By Bob Allen
Wiley Drake, elected in 2006 as second vice president of the Southern Baptist Convention as an everyman candidate representative of small-church pastors who sacrificed to travel to annual meetings and vote for conservative candidates during the “conservative resurgence” before he turned controversial for his practice of “imprecatory prayer,” is running for president of the United States.
Drake, 71, pastor of First Southern Baptist Church in Buena Park, Calif., said he decided to throw his hat in the ring after observing the operation of politics on Capitol Hill since 2000.
“It’s time for the Judeo-Christian voice to be heard by our policy makers,” Drake said in a press release. “They can try to kick the word of God out of politics, but they will never stop the voice of God through ‘We the People of the United States.’ We are the People of His Presence.”
In 2008 Drake ran for vice president with the American Independent Party as running mate of former Reagan official Alan Keyes. This time, Drake told the Gospel Herald, he is running without any party affiliation.
“The Democrats have done a lot of damage, but the Republicans have done almost as much,” Drake said. “Party politics have ruined this country. It’s time we got back to our history of ministers of the Gospel running for office without a party.”
Drake, an Arkansas native who supported Bill Clinton when he ran for governor in 1982, once garnered attention at annual meetings of the Southern Baptist Convention by making so many motions that bylaws were changed to prohibit any messenger from making a second motion during a business session unless no other previously unrecognized messenger is seeking the floor.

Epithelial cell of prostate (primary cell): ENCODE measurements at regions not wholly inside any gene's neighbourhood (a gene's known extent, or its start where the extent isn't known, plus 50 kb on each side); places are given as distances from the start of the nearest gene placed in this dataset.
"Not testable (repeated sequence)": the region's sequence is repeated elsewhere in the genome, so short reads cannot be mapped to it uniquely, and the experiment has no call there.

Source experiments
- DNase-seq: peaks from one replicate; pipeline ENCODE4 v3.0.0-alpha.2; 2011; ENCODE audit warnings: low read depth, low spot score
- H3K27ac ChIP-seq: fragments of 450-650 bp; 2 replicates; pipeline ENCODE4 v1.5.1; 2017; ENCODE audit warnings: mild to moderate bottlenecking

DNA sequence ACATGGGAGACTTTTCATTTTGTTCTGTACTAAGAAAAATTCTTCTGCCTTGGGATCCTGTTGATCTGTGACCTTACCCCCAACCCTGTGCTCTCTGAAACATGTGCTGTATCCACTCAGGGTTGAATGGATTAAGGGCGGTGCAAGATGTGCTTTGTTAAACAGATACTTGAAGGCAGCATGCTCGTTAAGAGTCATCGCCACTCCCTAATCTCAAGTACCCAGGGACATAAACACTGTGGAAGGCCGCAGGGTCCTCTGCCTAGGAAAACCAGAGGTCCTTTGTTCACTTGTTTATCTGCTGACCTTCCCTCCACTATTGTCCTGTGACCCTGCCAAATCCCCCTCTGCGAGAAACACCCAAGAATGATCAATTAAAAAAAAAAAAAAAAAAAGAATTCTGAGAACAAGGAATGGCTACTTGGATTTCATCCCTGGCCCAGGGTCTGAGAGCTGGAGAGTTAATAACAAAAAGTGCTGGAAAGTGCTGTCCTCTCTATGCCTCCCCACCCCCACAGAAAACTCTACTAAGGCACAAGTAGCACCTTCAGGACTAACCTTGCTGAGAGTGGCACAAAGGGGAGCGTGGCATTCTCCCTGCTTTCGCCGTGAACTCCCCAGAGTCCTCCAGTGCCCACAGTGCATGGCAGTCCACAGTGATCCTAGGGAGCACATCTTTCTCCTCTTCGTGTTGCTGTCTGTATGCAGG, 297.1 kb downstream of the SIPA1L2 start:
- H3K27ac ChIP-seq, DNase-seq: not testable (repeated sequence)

During his year as an SBC vice president, Drake drew rebuke from convention leaders after endorsing a Republican candidate for U.S. Senate on letterhead he created for himself labeled “Southern Baptist Convention, Office of the 2nd Vice President.”
The IRS investigated Drake in 2008 after he sent out a personal letter endorsing Arkansas Gov. Mike Huckabee’s presidential campaign written on church stationery.
In 2009 Drake said on his radio program the murder of a doctor who provided late-term abortions was an answer to “imprecatory” prayer he had voiced against an enemy of God. Asked by syndicated talk-show host Alan Colmes if he prayed such prayers for others, Drake responded, “The usurper that is in the White House is one, B. Hussein Obama.”
Drake filed lawsuits questioning legitimacy of Obama’s birth certificate as part of a fringe effort called the “birther” movement, which reared its head recently when GOP candidate Donald Trump received criticism for not correcting a questioner who claimed the current occupant of the Oval Office is a Muslim and was not born in America.
More recently Drake made headlines for supporting Nakoula Basseley, whose anti-Muslim film was blamed for inciting the 2012 attack on the U.S. consulate compound in Benghazi, and Kent Hovind, a young-earth creationist preacher and tax protestor sent to prison on federal charges in 2006.
Drake, whose vice presidential running mate is Apostle Blossom Brackman, chair and founder of the Congressional Women of Sovereign Authority and prayer deputy for The Congressional Prayer Conference of Washington, D.C., is running on a platform of “justice,” “mercy” and “faith” and “no party obligations; only to our Heavenly Father.”